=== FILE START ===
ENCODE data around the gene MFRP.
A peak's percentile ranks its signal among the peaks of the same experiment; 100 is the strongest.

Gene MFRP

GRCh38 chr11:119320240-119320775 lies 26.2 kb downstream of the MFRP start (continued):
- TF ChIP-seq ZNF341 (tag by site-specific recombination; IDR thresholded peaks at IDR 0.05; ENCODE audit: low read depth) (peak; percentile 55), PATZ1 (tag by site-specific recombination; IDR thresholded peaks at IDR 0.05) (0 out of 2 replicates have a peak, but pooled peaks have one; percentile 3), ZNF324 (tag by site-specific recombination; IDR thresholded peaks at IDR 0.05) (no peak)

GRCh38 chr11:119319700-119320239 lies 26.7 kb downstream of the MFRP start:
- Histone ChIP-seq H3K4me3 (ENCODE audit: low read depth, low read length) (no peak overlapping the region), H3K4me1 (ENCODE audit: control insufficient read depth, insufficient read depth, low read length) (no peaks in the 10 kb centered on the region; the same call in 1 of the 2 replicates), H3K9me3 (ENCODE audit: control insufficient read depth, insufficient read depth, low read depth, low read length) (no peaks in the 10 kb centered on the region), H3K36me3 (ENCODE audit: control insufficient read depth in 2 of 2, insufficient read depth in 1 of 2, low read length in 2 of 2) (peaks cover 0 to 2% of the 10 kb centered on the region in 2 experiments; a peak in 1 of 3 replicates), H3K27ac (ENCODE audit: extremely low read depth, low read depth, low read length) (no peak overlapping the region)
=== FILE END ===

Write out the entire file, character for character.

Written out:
ENCODE data around the gene MFRP.
A peak's percentile ranks its signal among the peaks of the same experiment; 100 is the strongest.

Gene MFRP

GRCh38 chr11:119320240-119320775 lies 26.2 kb downstream of the MFRP start (continued):
- TF ChIP-seq ZNF341 (tag by site-specific recombination; IDR thresholded peaks at IDR 0.05; ENCODE audit: low read depth) (peak; percentile 55), PATZ1 (tag by site-specific recombination; IDR thresholded peaks at IDR 0.05) (0 out of 2 replicates have a peak, but pooled peaks have one; percentile 3), ZNF324 (tag by site-specific recombination; IDR thresholded peaks at IDR 0.05) (no peak)

GRCh38 chr11:119319700-119320239 lies 26.7 kb downstream of the MFRP start:
- Histone ChIP-seq H3K4me3 (ENCODE audit: low read depth, low read length) (no peak overlapping the region), H3K4me1 (ENCODE audit: control insufficient read depth, insufficient read depth, low read length) (no peaks in the 10 kb centered on the region; the same call in 1 of the 2 replicates), H3K9me3 (ENCODE audit: control insufficient read depth, insufficient read depth, low read depth, low read length) (no peaks in the 10 kb centered on the region), H3K36me3 (ENCODE audit: control insufficient read depth in 2 of 2, insufficient read depth in 1 of 2, low read length in 2 of 2) (peaks cover 0 to 2% of the 10 kb centered on the region in 2 experiments; a peak in 1 of 3 replicates), H3K27ac (ENCODE audit: extremely low read depth, low read depth, low read length) (no peak overlapping the region)